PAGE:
Ahead of World Emoji Day on Wednesday, July 17, Apple and Google announced plans to bring an expanded set of emoji to their respective platforms. Today, the Unicode Consortium, the nonprofit organization responsible for determining which emoji get the greenlight, is relaunching its website with an updated, modern design that aims to make its information more accessible to the general public. Before, its website design was very basic -- just text and links to various pages about the Consortium itself, the standard, miscellaneous FAQs, projects in progress, and other information. It looked like a technical resource, and certainly one that hadn't been updated in years. With an outdated layout, ancient social share buttons and boring font choices, it really looked more like an ancient government website than a resource designed for public consumption. Above: the old site  That changes with the redesign. Not only is the site more mainstream-friendly, it more actively encourages participation and involvement from the public. "Unicode is a global technology standard that is one of the core building blocks of the internet," said Unicode board member Greg Welch, in an announcement about the changes to the site. "Unicode has helped facilitate the work of programmers and linguists from around the world since the 1990s. But with the rise of mobile devices and public enthusiasm for emoji, we knew it was time to redesign the Unicode website to make information more easily accessible, and increase community involvement," he says. Above: the Emoji section on the new site Although the Consortium itself is focused more broadly on developing text standards, their work with emoji now gets the most attention. Today, emoji are used by 92% of the world's online population, which has put the organization into the spotlight, it says. The updated site was built with help from a team of designers from Adobe, and features a homepage covered in emoji. The main navigation directs visitors to information about emoji, including how to submit a proposal for a new emoji (which is still not a user-friendly a process), as well as information about "adopting" an emoji -- that is, a way to offer a tax-deductible donation to the Unicode Consortium while gaining access to a custom badge you can show off on your own website or social media accounts. There are currently 136,000 emoji available for "adoption," the organization notes, including the newly announced additions like the sloth, sea otter, waffle and Saturn. The new site is definitely more attractive and easier to use, following the redesign. But for those who miss the classic look, it's still live at http://unicode.org/main.html. (Often, you'll hit the old site when you click through links from the new one. The redesign only goes so deep, it seems.) While the redesign is welcome, people in search of information about their favorite emoji -- like, how it looks on different platforms, when it was officially added, or what the emoji means, for example -- may find the website Emojipedia a better bet.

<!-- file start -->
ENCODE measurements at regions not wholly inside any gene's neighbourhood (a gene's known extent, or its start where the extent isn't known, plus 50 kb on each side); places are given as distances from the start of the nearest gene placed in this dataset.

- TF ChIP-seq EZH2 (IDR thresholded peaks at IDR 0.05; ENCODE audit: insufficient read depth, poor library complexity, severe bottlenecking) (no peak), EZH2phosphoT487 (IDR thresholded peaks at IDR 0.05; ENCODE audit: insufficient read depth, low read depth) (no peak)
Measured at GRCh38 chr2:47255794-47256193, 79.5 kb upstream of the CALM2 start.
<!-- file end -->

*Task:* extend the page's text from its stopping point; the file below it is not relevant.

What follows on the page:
17 Jul 19
ResearchBuzz

Hey y’all! The latest Inside Google & Alphabet newsletter is available at https://inside.com/campaigns/inside-google-alphabet-2019-07-17-15985 . Today’s topics include yesterday’s hearings in Congress, expanded bike-sharing information on Google Maps, an upcoming AMA for Google Stadia, and more! Remember, the newsletter comes out every weekday excepting holidays and it’s free. Sign up here: https://inside.com/google NEW RESOURCES Washington Post: […]

17 Jul 19
City Women & co

July 17, 2019 at 08:52AM by CWC As far as incognito exercises go, nothing flies under the radar quite like Kegels. At any given moment, someone in direct proximity of you might be flexing their pelvic floor muscles and you wouldn’t even know. it. If you ask any OB/GYN, they’ll tell you the benefits of […]